Football

Brock Purdy, ISU’s offense, embrace and promote sky-high expectations heading into 2021 season

Jan 2, 2021; Glendale, AZ, USA; Iowa State Cyclones quarterback Brock Purdy (15) scores a touchdown against the Oregon Ducks in the first half of the Fiesta Bowl at State Farm Stadium. Mandatory Credit: Mark J. Rebilas-USA TODAY Sports

Brock Purdy started with what non-believers in Iowa State’s football program would consider a platitude. 

Then Iowa State’s record-setting senior quarterback boldly but calmly cut to the chase. 

 “I think, obviously we always want to be, like, the best version of ourselves,” Purdy, the 2021 Fiesta Bowl MVP, said last week during a conference call with the media. “I know you guys hear (head) coach (Matt Campbell) say that and you’ve probably heard me say that but honestly, if we could do that with the leadership that we have and the experience that we have with our team, I feel like the goal with that should be, you know, to win every game.”

 Win. Every. Game.

 The preseason No. 4 Cyclones, per ESPN’s FTP rankings, are finally ready to publicly link attitude and effort with anticipated and actually spoken lofty results — and for good reason.

 Purdy, a first-team All-Big 12 selection, owns or shares 25 program records. ISU is coming off its second-ever nine-win season and first-ever New Year’s Six Bowl berth and triumph. All-American Breece Hall, who rushed for an FBS-best 1,572 yards returns at tailback, as does All-American tight end Charlie Kolar, who statistically and literally ranks as the best to play his position for the Cyclones. 

 I could go on … so I will.

 ISU’s offensive line, led by Colin Newell, is as deep, experienced and skilled as its ever been. The Cyclones once again boast a true A-plus WR-1 on their roster with Xavier Hutchinson and will enjoy the return of a fully healthy sideline-to-sideline threat in Tarique Milton.

 Bottom line: Loaded, in the case of the 2021 ISU team, is anything but a loaded term. It’s the truth. Put all the formidable pieces together — particularly on offense, but across all three phases, really — and the once unfathomable goal of reaching the four-team College Football Playoff becomes a realistic aim, but one that’s still fraught with peril as the Cyclones tread on the cusp of elite status.

 It’s time. They’re ready. Let it rip — but equipped with the knowledge that results, as Campbell and his players often say, “take care of themselves.”

 “We are outcome aware, but I think our purpose and our process, and the ability to continue to grow in our process and become better at our process, I think that’s the part that’s exciting,” Campbell told us last month.

 Win. Every. Day.

 Three “process” references in one Campbell sentence reiterates how when talent and resolve meet experience and expectations, every goal becomes attainable. 

 **The Cyclones’ offensive line allowed a measly 1.17 sacks of Purdy a game last season, which was tied for 10th-best nationally.

 **Hall’s 21 rushing touchdowns a year ago ranked second to Najee Harris of national champion Alabama.

 **Purdy is 19-6 all-time as a starter in Big 12 regular-season games — and 12-1 in conference games played at Jack Trice Stadium.

 “We’ve all sat down and talked about what it’s going to take right when we got back from winter break, after the Fiesta Bowl,” Purdy said. “We looked at the games that we lost and asked ourselves why that happened. And then we even looked at the games that we won that were pretty close and asked ourselves how can we separate the score even more. So i feel like we have a lot of mature people in the building … everyone has the right state of mind going forward for this year. So I don’t think it’s any extra pressure or anything like that from what we did last year. We have our own standard. We don’t listen to the noise and everything going on outside of our walls. I feel like if we just continue to stick together, listen and grow from one another with the coaches and players inside the building, we’ll be able to reach any goal that we set for ourselves.”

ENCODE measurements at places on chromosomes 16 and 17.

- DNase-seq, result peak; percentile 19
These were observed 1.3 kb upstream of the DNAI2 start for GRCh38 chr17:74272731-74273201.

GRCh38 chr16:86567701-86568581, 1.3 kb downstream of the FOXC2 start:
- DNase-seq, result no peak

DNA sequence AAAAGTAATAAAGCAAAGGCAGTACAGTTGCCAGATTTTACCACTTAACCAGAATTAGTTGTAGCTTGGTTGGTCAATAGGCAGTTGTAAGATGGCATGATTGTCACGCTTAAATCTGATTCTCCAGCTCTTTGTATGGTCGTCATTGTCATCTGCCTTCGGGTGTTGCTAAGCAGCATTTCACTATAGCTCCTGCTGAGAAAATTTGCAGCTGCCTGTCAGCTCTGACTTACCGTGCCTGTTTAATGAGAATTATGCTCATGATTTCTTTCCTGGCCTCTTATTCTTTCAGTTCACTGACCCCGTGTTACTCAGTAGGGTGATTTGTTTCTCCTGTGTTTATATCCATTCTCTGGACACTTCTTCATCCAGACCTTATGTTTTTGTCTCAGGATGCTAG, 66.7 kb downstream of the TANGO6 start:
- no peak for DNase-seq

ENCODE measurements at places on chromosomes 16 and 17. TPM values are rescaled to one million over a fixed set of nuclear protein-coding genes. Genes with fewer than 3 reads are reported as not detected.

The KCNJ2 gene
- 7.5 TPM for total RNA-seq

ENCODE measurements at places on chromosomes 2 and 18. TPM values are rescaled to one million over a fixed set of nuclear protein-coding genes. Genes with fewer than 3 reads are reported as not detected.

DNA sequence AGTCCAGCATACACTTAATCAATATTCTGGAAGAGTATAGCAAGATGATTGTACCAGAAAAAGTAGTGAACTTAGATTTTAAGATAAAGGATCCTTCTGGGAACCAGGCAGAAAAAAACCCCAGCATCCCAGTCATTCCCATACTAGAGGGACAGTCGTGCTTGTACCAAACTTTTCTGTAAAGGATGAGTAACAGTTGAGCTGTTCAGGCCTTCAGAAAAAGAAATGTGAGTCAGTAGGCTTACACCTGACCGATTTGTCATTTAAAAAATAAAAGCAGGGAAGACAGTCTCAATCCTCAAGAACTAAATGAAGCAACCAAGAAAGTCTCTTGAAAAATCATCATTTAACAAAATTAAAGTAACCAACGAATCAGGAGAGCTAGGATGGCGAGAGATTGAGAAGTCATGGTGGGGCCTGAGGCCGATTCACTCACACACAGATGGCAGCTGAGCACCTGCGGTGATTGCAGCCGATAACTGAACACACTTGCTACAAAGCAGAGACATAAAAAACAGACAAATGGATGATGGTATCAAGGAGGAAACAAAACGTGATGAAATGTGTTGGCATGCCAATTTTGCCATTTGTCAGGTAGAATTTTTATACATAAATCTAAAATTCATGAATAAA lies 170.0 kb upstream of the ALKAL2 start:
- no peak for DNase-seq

Therein lies the key: They choose. No one else decides. And it’s not like they don’t have plenty of fine-tuning to undertake in order to rise to those high internal expectations.

 **The Cyclones were tied for 53rd in red-zone offense last season, converting points inside the opponent’s 20-yard-line just 84.62% of the time. They ranked 49th in red zone touchdown conversions (65.38%).

**ISU was just plus-three in turnover margin a year ago, which was tied for 46th nationally.

**The Cyclones ranked 14th in passing plays that spanned 10-plus yards but dipped to tied for 37th in truly explosive passing plays of 30 or more yards. Fully adding Milton back to the mix will help balance that equation.

 “This year I’m planning on just being as dominant as I can (be),” Milton said. “Really just in all phases. However I can help.”

 Spoken like a true Cyclone. It’s a mantra that some would consider a platitude: “Whatever it takes.” But Milton, like all his teammates, means it and lives it. It’s why no goal is out of reach as long as trust and discipline serve as twin guiding lights.

 So … Win. Every. Game?

 Yeah, why not?

  Will it happen?  Objectively, almost everything has to go right — but that’s true for any team.

 Can it happen? Absolutely, for all the reasons stated above (and below).

 “I think (it’s about) everybody just trying to master their craft,” Purdy said. “The guys up front, the running backs, tight ends, receivers and the quarterbacks. I feel like if our chemistry is just 100% on point, you know, from the beginning of a game to the end of the game, I feel like we can really do anything that we want.”

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